We have, as human begins, a storytelling problem. We’re a bit too quick to come up with explanations for things we don’t really have an explanation for.
Blink: The Power of Thinking Without Thinking, by Malcolm Gladwell
I’ve always been more interested in reading fiction than non-fiction. Since I was in grade school, I’ve associated non-fiction with hardcover books with dry prose describing volcanoes and prehistoric animals. I loved volcanoes and prehistoric creatures as much as the next kid, but the dryness of these encyclopedic volumes turned me off non-fiction. Since then, I’ve tried to embrace reading more non-fiction. Last summer, I picked up Malcolm Gladwell’s The Tipping Point at my local Chapters, and I was surprised by how much I enjoyed it. The use of storytelling wasn’t something I’d encountered before in non-fiction.
That being said, I was surprised at the number of negative reviews I found of The Tipping Point, and of Gladwell’s other books, online. Most of the negative reviews maintained that Gladwell manipulated cases to support his thesis, and that his overall argument was weak.
To be honest, these weren’t things I really noticed about the book. I mainly enjoyed the book because it presented a variety of interesting studies and situations that I hadn’t otherwise heard of. I didn’t completely buy Gladwell’s argument, and the book didn’t immediately alter the way I saw the world. As with most authors, I took Gladwell’s ideas with a grain of salt.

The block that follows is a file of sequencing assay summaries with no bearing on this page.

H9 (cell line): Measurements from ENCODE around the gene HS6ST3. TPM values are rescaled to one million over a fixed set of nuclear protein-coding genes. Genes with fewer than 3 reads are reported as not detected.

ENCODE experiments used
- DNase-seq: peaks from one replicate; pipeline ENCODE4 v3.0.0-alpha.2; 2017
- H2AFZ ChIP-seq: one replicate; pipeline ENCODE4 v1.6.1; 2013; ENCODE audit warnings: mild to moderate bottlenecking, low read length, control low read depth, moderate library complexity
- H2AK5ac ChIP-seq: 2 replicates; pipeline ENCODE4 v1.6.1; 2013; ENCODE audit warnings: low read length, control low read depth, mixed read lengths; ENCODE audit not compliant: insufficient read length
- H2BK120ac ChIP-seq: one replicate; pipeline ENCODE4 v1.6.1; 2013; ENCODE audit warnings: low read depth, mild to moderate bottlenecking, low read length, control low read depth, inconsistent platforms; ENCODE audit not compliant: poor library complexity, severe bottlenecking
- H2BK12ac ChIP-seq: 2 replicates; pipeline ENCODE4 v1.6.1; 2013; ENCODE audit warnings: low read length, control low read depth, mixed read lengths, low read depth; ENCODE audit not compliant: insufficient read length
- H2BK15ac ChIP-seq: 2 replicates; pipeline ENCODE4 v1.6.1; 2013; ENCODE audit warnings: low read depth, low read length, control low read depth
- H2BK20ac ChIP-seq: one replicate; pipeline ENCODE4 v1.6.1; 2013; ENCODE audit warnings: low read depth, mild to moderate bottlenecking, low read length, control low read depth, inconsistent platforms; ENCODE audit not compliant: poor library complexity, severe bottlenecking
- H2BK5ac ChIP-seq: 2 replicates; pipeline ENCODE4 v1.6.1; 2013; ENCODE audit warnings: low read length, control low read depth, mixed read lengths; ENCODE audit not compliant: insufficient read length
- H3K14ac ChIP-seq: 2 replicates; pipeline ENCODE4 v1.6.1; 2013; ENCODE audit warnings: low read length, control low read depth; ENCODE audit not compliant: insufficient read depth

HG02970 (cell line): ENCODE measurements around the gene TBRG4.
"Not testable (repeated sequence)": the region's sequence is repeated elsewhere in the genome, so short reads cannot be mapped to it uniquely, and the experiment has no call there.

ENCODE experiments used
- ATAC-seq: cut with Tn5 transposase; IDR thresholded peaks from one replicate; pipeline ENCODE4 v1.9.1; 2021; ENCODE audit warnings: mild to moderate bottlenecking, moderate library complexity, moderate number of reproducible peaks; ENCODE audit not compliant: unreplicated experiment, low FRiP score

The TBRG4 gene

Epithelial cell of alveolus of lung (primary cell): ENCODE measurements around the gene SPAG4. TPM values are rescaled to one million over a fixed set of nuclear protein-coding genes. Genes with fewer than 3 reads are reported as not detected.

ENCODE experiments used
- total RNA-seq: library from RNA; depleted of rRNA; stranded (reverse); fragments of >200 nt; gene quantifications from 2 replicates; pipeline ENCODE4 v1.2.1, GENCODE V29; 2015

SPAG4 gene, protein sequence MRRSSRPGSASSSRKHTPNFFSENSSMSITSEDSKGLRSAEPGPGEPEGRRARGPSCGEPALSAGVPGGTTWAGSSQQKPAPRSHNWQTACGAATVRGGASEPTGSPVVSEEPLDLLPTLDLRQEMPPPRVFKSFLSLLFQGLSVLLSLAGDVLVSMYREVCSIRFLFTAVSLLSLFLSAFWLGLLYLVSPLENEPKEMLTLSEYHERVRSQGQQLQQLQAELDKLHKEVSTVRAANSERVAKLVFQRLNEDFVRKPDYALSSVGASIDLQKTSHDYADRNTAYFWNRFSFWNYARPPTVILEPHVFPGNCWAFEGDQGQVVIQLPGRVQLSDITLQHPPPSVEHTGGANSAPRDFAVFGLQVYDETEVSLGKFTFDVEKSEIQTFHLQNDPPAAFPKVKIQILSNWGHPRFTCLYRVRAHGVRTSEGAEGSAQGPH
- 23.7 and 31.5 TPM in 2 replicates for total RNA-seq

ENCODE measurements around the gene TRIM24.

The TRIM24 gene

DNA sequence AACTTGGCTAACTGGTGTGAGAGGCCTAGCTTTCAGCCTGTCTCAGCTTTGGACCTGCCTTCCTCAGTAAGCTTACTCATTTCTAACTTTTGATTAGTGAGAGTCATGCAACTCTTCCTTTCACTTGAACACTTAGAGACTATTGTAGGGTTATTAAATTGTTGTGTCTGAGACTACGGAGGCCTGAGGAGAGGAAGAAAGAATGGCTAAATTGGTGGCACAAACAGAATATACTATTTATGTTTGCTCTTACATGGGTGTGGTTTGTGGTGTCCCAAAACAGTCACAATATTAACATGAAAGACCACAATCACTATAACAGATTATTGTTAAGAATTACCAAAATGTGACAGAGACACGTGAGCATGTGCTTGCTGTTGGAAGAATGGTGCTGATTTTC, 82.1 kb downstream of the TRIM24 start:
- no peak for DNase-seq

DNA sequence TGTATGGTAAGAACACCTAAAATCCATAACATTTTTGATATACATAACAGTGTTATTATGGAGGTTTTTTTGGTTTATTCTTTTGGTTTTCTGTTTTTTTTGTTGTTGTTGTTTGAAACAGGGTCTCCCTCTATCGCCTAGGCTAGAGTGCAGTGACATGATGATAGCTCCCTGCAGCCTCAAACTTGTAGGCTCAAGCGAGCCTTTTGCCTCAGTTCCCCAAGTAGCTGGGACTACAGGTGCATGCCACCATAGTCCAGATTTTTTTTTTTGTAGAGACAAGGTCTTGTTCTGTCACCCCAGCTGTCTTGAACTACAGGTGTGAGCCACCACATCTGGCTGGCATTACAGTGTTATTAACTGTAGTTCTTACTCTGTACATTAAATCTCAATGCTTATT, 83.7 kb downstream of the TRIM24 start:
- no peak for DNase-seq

Compared to The Tipping Point, I found Blink a weaker book overall. There were fewer examples, and the examples used seemed less interesting. They were less relatable. There were fewer connections between them. And although I know that the book revolves around the idea of first impressions, there were just a few too many examples regarding racial stereotypes, with the examples about racial stereotypes always revolving around the perceived inferiority of black people versus white people. It honestly made me uncomfortable.
What did I learn from Blink? In the end, I’m not sure. The arguments were a bit muddled. Some of the psychological studies I found fascinating. I was especially interested in the study where a researcher breaks down the facial expressions of a married couple during a semi-serious conversation and is able to accurately predict whether the couple will stay together or get divorced.
But some of the central scenarios in Blink were utterly uncompelling, at least to me. The story of Paul Van Riper and his use of intuition, as opposed to analysis, in the Millennium Challenge was especially drawn out, with an unnecessarily long description of the circumstances.
The book is comprised of scenarios where analysis is necessary, and others where intuition trumps all. The general message of the book seems to be that it’s all dependent on context. Which, to be honest, I think I could have realized without the book.
YES OR NO?: NO. I wish I read this in one sitting. I read it over several days, in spurts, and it was difficult to immerse myself in Gladwell’s argument over and over again, which led to it being less believable. The Tipping Point is full of more compelling ideas and more interesting scenarios.